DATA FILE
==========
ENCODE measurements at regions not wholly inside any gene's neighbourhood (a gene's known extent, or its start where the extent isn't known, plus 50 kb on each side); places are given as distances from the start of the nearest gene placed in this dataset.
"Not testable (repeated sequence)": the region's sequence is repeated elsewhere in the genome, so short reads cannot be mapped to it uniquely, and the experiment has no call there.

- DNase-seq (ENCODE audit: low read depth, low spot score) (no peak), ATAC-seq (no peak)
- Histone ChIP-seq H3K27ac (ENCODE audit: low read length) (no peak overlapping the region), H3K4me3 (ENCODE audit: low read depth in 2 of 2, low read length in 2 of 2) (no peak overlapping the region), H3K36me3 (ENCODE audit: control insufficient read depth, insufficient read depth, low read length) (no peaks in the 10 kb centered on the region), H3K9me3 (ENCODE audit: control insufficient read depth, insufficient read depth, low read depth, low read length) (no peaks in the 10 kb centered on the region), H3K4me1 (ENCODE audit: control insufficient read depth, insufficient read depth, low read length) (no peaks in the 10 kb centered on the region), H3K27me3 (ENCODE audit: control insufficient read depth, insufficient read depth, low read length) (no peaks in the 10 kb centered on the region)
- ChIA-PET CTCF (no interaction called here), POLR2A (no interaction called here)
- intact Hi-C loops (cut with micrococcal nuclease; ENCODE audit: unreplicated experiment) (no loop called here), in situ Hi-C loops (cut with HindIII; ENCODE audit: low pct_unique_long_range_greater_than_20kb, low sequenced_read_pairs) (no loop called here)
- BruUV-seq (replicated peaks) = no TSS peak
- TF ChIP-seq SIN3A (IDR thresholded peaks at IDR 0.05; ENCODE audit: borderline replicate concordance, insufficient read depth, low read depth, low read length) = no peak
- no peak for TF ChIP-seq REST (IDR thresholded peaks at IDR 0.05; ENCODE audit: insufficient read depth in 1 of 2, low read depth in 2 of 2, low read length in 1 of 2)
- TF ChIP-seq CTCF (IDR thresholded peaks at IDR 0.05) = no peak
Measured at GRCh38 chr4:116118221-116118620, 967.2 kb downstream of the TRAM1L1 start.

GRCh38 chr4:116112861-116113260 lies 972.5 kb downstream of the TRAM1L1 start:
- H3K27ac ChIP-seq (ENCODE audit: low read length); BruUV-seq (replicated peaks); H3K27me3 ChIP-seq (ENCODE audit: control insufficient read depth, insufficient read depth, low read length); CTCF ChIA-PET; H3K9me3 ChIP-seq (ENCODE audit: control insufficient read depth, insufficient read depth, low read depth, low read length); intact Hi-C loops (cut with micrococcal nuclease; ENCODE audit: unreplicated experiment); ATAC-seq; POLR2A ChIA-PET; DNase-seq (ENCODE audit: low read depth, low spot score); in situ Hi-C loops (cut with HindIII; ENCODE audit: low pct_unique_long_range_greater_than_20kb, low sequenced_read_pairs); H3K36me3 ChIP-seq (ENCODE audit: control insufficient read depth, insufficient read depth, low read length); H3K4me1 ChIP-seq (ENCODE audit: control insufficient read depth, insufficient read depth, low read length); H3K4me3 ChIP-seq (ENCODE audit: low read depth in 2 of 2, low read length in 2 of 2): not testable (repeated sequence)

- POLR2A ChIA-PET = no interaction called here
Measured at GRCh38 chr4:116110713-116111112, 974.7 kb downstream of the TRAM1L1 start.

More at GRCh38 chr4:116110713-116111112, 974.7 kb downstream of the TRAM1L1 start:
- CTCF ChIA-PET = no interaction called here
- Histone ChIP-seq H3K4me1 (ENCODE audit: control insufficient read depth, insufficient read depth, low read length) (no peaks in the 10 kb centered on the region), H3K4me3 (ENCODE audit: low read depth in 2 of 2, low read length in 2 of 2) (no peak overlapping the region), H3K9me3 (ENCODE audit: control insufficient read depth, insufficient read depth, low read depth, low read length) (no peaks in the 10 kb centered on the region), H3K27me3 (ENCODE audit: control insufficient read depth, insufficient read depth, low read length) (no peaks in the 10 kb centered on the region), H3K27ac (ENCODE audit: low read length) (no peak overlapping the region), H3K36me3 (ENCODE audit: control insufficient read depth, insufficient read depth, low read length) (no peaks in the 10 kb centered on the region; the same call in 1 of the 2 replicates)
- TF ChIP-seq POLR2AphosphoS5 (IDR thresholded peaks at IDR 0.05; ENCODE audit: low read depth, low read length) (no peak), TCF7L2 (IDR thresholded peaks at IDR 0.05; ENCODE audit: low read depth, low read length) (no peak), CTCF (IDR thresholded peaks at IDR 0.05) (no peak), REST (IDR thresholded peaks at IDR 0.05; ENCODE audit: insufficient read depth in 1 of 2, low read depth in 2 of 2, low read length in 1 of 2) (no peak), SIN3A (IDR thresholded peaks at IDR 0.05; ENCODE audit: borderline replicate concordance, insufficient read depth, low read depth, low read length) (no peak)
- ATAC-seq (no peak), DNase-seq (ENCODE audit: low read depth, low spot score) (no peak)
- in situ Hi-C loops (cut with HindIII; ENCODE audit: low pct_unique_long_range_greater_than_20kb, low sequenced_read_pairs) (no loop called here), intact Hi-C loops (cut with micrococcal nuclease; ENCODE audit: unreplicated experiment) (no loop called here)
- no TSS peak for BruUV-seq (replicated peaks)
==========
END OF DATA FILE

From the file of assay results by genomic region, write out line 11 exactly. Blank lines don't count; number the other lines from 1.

Measured at GRCh38 chr4:116118221-116118620, 967.2 kb downstream of the TRAM1L1 start.